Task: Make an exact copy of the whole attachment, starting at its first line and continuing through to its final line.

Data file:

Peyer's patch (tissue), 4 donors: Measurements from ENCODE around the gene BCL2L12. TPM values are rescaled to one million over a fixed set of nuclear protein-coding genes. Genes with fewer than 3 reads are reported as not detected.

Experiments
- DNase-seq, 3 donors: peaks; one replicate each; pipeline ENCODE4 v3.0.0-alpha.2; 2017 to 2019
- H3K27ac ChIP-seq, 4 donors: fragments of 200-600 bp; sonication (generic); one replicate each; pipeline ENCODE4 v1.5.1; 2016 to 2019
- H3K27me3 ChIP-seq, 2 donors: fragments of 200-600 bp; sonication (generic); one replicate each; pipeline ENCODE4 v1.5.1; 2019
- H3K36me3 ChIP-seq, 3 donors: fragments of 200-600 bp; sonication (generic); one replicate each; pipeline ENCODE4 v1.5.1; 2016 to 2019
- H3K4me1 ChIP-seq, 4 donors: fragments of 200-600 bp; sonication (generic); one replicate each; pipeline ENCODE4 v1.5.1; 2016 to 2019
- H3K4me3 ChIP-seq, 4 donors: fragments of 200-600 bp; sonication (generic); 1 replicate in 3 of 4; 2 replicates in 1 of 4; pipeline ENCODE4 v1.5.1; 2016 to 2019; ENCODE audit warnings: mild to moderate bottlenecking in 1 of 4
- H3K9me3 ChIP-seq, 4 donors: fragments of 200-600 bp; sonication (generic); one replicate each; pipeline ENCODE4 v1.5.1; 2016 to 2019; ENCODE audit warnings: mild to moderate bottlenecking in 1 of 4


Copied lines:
Peyer's patch (tissue), 4 donors: Measurements from ENCODE around the gene BCL2L12. TPM values are rescaled to one million over a fixed set of nuclear protein-coding genes. Genes with fewer than 3 reads are reported as not detected.

Experiments
- DNase-seq, 3 donors: peaks; one replicate each; pipeline ENCODE4 v3.0.0-alpha.2; 2017 to 2019
- H3K27ac ChIP-seq, 4 donors: fragments of 200-600 bp; sonication (generic); one replicate each; pipeline ENCODE4 v1.5.1; 2016 to 2019
- H3K27me3 ChIP-seq, 2 donors: fragments of 200-600 bp; sonication (generic); one replicate each; pipeline ENCODE4 v1.5.1; 2019
- H3K36me3 ChIP-seq, 3 donors: fragments of 200-600 bp; sonication (generic); one replicate each; pipeline ENCODE4 v1.5.1; 2016 to 2019
- H3K4me1 ChIP-seq, 4 donors: fragments of 200-600 bp; sonication (generic); one replicate each; pipeline ENCODE4 v1.5.1; 2016 to 2019
- H3K4me3 ChIP-seq, 4 donors: fragments of 200-600 bp; sonication (generic); 1 replicate in 3 of 4; 2 replicates in 1 of 4; pipeline ENCODE4 v1.5.1; 2016 to 2019; ENCODE audit warnings: mild to moderate bottlenecking in 1 of 4
- H3K9me3 ChIP-seq, 4 donors: fragments of 200-600 bp; sonication (generic); one replicate each; pipeline ENCODE4 v1.5.1; 2016 to 2019; ENCODE audit warnings: mild to moderate bottlenecking in 1 of 4